GameStop and Class Warfare

By now, you’ve almost certainly heard about the fiasco surrounding GameStop’s stock prices. A group of hedge fund managers decided to short the company’s stock in order to capitalize on its diminishing value. In response, a group of small-time investors decided to collectively invest in GameStop, thereby raising its stock price and costing the hedge funds millions of dollars. In retaliation, investing apps like Robinhood halted trading on GameStop stocks. This quickly escalated into a large-scale financial battle between small-time investors and the hedge funds. While, from the outside, this just seems like a bunch of kids on the internet conspiring to mess with stockbrokers on Wall Street, I believe that it is a symptom of the rampant income inequality in the United States and an act of class warfare.

Even before the pandemic, income inequality was unfathomably high and showed no signs of stopping. In fact, inequality in the United States today is among the highest in its recorded history. This problem has only been exacerbated by the pandemic. While millions of Americans have lost their jobs and closed their businesses, billionaires grew their net worth by nearly $1 trillion dollars. Furthermore, Americans have barely received stimulus payments from the government, even when 25% of households suffered job loss due to the pandemic. While the Biden administration is working to fulfill its $2,000 stimulus promise and raise the minimum wage to $15/hr, it’s insufficient to ameliorate the effects of the pandemic. More than ever, Americans are aware of the staggering inequality that exists within their nation.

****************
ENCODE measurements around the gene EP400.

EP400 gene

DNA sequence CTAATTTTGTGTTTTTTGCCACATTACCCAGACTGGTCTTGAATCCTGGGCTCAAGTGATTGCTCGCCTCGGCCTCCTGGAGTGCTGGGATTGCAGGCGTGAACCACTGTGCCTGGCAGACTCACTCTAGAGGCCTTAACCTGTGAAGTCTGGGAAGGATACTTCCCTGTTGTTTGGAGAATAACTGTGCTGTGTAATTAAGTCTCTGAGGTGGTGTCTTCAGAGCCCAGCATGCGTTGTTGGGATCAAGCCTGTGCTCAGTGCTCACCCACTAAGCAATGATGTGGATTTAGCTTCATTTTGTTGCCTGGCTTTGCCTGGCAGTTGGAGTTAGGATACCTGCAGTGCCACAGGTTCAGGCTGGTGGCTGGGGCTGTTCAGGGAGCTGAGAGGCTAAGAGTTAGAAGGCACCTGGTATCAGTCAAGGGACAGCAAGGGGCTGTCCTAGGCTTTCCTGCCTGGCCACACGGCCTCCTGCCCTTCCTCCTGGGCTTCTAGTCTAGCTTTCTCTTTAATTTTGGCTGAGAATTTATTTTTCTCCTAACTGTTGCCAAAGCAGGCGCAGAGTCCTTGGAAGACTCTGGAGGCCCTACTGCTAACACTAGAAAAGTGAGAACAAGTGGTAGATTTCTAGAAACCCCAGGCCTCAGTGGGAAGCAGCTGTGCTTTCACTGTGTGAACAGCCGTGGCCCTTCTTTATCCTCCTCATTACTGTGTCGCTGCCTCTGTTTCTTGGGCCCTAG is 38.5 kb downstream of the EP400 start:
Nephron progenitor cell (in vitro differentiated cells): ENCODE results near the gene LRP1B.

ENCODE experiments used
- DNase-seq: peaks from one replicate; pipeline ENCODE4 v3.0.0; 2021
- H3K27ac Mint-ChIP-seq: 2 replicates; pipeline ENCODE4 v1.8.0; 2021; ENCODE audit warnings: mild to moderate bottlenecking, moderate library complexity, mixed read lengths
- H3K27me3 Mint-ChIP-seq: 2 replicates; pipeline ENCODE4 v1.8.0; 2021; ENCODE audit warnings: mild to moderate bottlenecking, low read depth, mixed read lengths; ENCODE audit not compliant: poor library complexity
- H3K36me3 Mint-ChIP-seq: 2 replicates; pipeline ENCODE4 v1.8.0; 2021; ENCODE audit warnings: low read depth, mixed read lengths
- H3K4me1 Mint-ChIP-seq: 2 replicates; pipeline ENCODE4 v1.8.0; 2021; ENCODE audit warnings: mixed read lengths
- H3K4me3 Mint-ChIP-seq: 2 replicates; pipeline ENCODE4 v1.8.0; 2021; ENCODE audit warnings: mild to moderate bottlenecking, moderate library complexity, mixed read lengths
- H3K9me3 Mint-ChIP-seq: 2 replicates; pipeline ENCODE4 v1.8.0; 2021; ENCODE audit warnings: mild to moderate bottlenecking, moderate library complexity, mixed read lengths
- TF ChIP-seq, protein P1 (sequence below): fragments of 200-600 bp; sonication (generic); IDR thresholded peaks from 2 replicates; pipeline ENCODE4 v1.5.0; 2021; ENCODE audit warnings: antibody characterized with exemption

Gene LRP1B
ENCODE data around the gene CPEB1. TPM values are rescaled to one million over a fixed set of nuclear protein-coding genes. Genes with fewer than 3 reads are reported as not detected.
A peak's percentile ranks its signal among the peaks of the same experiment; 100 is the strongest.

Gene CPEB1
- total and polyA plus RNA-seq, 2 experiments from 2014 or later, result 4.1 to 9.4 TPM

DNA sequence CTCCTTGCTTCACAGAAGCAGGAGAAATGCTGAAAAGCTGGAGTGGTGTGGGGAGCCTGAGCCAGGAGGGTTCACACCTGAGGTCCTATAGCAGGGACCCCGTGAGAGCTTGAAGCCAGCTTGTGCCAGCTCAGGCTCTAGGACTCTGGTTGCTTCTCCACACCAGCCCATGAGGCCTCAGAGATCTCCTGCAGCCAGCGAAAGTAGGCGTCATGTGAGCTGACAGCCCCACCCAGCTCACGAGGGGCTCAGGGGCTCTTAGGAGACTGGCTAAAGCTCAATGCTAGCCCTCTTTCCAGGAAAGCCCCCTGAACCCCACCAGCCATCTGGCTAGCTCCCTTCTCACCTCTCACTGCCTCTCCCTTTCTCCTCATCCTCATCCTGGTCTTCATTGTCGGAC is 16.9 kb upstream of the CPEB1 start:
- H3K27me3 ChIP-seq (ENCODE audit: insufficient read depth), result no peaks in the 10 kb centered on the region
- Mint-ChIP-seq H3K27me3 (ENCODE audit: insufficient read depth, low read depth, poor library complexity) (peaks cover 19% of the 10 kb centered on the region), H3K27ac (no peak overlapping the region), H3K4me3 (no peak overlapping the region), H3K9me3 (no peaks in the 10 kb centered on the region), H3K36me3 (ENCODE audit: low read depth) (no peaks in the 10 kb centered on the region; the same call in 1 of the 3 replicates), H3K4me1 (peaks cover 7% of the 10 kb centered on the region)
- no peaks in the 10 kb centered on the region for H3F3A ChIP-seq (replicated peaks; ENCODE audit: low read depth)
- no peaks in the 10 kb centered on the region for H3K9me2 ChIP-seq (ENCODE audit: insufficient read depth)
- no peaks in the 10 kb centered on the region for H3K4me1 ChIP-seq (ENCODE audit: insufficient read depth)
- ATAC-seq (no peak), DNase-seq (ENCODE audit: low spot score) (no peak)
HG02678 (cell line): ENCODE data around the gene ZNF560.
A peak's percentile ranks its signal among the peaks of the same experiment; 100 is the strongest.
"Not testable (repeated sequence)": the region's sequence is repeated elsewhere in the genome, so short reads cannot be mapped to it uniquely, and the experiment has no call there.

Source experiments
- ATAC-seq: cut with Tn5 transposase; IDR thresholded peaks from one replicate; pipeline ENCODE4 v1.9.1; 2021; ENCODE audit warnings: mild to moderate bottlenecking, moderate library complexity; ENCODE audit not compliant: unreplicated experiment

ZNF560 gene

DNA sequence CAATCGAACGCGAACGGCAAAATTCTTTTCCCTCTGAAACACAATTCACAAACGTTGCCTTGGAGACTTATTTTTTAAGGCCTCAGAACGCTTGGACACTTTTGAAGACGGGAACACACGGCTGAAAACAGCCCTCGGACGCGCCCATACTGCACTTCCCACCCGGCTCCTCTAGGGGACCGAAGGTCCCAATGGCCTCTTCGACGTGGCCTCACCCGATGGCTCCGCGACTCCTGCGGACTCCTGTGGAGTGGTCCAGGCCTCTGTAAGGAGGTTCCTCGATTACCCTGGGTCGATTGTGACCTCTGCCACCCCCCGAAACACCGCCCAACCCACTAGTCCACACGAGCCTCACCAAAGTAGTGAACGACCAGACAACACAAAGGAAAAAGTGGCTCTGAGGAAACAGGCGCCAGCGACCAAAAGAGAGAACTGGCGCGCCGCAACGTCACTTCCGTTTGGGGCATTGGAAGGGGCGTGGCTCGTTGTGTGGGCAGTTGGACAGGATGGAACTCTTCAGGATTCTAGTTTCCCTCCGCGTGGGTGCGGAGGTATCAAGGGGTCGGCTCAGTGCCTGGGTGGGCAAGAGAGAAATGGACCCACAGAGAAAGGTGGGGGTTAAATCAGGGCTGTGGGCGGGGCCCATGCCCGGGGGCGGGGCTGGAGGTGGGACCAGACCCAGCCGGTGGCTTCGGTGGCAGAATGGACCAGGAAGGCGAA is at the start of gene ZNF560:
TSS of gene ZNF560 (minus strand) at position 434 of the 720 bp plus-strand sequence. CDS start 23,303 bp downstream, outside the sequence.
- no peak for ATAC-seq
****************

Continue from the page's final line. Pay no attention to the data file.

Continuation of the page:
In addition to all this, the political situation of the past few years has made it evident that wealthy individuals are treated favorably by those in power. In late April of 2020, Congress passed a COVID-19 relief bill aimed to provide financial support to businesses struggling during the pandemic. However, the bill primarily gave tax breaks to individuals making over $500,000 and large corporations. There was no clause in the bill that directly targeted small businesses or low-income individuals. This slight was further exacerbated later in 2020 when Mitch McConnell blocked legislation that would provide $2,000 stimulus checks to Americans struggling during the pandemic. In their pandemic response, the government has shown a clear pattern by which they will only support the wealthiest Americans.

This is all to say that the relationship between the lower and upper classes of American society has been pushed to its breaking point. The fiasco with GameStop and Robinhood is indicative of general unhappiness surrounding income inequality. It is clear from the events of the past few years that something must be done to lower the vast disparity of wealth in this country. Not only is maintaining this inequality morally dubious at best, it’s also bad for the general well-being of our economy; the concentration of wealth by the upper class leads to lower wages and less productivity. Higher taxes on the wealthy and splitting up monopolies could go a long way to fix these problems. But, as long as this doesn’t happen, people will continue to engage in acts of class warfare, and this country will continue to suffer.